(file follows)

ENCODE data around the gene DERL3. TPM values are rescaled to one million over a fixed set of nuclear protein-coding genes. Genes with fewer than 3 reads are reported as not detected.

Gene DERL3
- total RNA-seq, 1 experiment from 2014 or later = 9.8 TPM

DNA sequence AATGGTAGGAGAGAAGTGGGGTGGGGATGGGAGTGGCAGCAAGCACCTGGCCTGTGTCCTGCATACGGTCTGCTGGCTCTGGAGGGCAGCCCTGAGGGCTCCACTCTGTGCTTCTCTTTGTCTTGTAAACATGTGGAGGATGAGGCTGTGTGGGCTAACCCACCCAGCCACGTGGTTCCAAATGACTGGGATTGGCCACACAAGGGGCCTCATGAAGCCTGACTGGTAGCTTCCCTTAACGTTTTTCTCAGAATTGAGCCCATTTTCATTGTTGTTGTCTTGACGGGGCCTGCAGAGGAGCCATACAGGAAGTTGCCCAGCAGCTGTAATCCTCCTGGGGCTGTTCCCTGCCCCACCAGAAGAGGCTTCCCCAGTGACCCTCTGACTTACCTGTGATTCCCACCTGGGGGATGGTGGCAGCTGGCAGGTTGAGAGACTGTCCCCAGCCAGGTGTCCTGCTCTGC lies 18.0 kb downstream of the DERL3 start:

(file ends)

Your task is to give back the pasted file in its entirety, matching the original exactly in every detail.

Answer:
ENCODE data around the gene DERL3. TPM values are rescaled to one million over a fixed set of nuclear protein-coding genes. Genes with fewer than 3 reads are reported as not detected.

Gene DERL3
- total RNA-seq, 1 experiment from 2014 or later = 9.8 TPM

DNA sequence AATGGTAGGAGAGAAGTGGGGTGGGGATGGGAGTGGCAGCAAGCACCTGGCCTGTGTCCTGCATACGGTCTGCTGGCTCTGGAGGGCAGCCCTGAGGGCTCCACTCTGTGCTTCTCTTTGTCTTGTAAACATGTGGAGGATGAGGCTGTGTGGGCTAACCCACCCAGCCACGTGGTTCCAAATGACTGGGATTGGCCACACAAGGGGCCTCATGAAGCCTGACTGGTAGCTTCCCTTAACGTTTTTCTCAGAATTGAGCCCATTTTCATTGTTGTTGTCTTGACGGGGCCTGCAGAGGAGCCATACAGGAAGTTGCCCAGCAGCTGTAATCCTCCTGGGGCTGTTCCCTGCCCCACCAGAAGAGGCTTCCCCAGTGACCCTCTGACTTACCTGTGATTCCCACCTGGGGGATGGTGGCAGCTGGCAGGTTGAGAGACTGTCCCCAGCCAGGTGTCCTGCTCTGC lies 18.0 kb downstream of the DERL3 start: